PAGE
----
While choosing the right blade is a good start, blade life also relies on a variety of other variables, including proper cutting speeds, feed rates, blade tension, lubrication, and break-in procedures. As an article form Fabricating & Metalworking explains, “Saws are very much like the people who use them: they don’t react well to heat, shock, abrasion, stress, and tension.” Far too often, managers and operators ignore these critical factors and, as a result, experience premature blade failure and end up going through far more blades than necessary.

To help forges extend the life of their band saw blades, below are a few troubleshooting tips from the reference guide, “User Error or Machine Error?”, from the LENOX Institute of Technology. By understanding some common blade issues and their root causes, operators can reduce and, hopefully, eliminate premature blade failure.

Issue #1: Heavy Even Wear On Tips and Corners Of Teeth
The wear on teeth is smooth across the tips and the corners of set teeth have become rounded.

Probable Cause:

Issue #2: Wear On Both Sides Of Teeth
The side of teeth on both sides of band have heavy wear markings.

Probable Cause:

Issue #3: Wear On One Side Of Teeth
Only one side of teeth has heavy wear markings.

Probable Cause:

Issue #4: Chipped Or Broken Teeth
A scattered type of tooth breakage on tips and corners of the teeth.

Probable Cause:

Issue #5: Body Breakage Or Cracks From Back Edge
The fracture originates from the back edge of band. The origin of the fracture is indicated by a flat area on the fracture surface.

Probable Cause:

For more information on extending blade life, download the full reference guide, “User Error or Machine Error?” here, or check out The LENOX Guide to Band Sawing.

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Predictive Technology Helps Industrial Metal-Cutting Companies Stay Ahead of the Curve

January 15, 2016 / , , , , , , , , ,


The U.S. manufacturing landscape is changing, and industrial metal-cutting companies are no exception. Technology has created an increasingly connected industry, and manufacturers are realizing that while traditional lean practices have proved successful in the past, when it comes to operational efficiency, data and other advanced “smart” technologies are the wave of the future.

One area that is quickly gaining popularity is the use of predictive technologies. As reported in a recent Manufacturing.net article, nearly three dozen manufacturing company executives and national research facility directors identified predictive data analytics as the number one advanced manufacturing technology critical to growth, as part of a study conducted by Deloitte Global and the U.S. Council on Competitiveness.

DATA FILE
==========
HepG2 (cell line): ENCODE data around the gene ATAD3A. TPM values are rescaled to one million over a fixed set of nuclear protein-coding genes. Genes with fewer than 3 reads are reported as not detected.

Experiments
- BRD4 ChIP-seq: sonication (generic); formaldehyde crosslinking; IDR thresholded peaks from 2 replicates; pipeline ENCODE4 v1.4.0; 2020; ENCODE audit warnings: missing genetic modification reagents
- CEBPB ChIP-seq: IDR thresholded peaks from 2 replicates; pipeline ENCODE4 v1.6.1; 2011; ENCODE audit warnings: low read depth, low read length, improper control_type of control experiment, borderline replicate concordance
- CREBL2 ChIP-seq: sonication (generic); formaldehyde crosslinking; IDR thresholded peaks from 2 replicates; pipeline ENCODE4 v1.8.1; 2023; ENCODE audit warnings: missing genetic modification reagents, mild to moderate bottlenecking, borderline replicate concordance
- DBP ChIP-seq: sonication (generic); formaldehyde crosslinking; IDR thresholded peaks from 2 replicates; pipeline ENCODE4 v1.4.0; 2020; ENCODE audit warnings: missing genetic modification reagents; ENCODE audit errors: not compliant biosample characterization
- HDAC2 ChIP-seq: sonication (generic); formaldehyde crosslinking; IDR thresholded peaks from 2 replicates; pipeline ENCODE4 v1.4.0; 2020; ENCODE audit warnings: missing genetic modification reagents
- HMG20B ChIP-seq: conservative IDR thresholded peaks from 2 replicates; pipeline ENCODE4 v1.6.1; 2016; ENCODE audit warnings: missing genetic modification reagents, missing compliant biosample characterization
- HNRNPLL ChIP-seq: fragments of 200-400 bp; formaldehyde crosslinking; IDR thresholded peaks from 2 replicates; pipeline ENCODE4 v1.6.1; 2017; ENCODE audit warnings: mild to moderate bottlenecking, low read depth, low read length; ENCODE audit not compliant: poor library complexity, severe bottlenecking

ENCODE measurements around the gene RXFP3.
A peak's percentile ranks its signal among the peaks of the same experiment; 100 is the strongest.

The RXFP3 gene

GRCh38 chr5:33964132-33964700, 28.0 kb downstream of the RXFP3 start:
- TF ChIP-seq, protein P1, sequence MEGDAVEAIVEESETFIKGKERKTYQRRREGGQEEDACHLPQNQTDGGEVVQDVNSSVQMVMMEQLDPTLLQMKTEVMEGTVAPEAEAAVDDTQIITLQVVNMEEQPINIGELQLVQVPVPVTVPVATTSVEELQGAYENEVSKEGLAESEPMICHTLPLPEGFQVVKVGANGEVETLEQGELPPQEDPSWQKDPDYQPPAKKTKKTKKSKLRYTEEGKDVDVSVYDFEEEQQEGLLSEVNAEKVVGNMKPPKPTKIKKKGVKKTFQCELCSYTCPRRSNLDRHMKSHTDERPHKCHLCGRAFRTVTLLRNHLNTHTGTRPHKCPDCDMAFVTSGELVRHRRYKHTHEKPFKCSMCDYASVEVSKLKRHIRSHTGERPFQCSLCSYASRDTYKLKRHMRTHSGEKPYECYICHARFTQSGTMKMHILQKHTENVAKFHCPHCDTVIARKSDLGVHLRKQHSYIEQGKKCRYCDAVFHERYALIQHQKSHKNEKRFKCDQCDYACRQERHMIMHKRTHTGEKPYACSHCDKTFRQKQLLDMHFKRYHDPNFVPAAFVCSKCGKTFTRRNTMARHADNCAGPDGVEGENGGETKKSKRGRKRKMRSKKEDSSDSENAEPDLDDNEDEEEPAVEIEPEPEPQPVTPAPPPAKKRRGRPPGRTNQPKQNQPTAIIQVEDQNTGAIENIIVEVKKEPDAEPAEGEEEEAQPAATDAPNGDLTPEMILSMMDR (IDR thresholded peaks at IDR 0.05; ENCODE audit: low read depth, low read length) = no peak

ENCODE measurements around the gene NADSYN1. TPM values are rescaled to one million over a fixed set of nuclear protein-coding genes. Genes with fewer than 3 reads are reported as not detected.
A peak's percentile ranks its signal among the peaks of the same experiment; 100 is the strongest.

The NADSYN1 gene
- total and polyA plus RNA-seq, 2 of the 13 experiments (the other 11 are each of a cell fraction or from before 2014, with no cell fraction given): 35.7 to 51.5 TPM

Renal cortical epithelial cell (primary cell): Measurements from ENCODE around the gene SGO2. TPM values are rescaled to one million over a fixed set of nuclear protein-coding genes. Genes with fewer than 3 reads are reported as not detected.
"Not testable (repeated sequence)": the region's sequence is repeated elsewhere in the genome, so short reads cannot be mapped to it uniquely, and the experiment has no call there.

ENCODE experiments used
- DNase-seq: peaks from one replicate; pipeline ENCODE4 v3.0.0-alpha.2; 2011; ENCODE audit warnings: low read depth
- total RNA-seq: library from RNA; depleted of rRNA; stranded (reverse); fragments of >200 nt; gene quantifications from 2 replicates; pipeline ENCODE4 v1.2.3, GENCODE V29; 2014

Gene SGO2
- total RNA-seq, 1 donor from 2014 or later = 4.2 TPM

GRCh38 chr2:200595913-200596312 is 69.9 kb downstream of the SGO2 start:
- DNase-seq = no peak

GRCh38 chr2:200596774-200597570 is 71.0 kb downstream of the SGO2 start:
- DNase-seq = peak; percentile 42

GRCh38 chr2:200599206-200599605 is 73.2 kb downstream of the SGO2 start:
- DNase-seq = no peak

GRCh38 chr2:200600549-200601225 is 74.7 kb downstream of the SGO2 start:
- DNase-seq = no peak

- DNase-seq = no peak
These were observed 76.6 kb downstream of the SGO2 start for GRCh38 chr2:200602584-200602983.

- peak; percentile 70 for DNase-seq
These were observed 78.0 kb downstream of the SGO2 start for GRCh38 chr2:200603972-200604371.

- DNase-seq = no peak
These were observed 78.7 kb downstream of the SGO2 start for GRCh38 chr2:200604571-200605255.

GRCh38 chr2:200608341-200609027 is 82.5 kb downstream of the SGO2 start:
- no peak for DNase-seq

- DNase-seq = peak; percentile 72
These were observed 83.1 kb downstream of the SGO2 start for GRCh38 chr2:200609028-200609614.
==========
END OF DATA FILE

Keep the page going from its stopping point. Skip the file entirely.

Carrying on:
Predictive analytics utilizes a variety of statistical and analytical techniques to develop mathematical models that “predict” future events or behaviors based on past data. As the study explains, this allows companies to uncover hidden patterns, relationships, and greater insights by analyzing both structured and unstructured data.

Several industries are already benefiting from the use of predictive technologies. Healthcare, for example, is using predictive analytics to improve the effectiveness of new procedures, medical tests, and medications. Manufacturing companies are using the technology to identify quality and production issues, as well as optimize delivery and distribution. Other industries, such as aerospace, automotive, and consumer products, are also finding interesting applications.

Thyssen Krupp, for example, recently used predictive analysis to improve the reliability of more than 1.1. million elevators it maintains worldwide. With the help of Microsoft cloud technology, the company gathered data from thousands of sensors and systems in its elevators to measure motor temperature, shaft alignment, cab speed and door functioning. After being sent to the cloud, the data is then displayed on a single dashboard in real-time. The data is also used in predictive model formulas, helping technicians know when and where a failure may occur.

The trend is also finding its way into industrial metal cutting. Data from the LENOX Institute of Technology’s Benchmark Survey of Industrial Metal-Cutting Organizations suggests that investing in smarter, more predictive operations strategies can help companies gain additional productivity and efficiency on the shop floor.

Although not through the use of analytics, the benchmark survey found that industry leaders are using strategies such as planned maintenance and blade care to prevent downtime and predict blade failure. Specifically, the benchmark study found that:

While there is no question that predictive analytics is still an emerging area, it is clear that proactive strategies are key in today’s uncertain market. Whether you invest in advanced predictive analytics software or simply stick to your preventative maintenance program, finding ways to anticipate future events and reduce unplanned downtime can help your operation gain efficiency and, more importantly, stay competitive.

What predictive operational strategies are you using to make your operation more efficient?

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Fabricators Stay Competitive By Proactively Addressing Downtime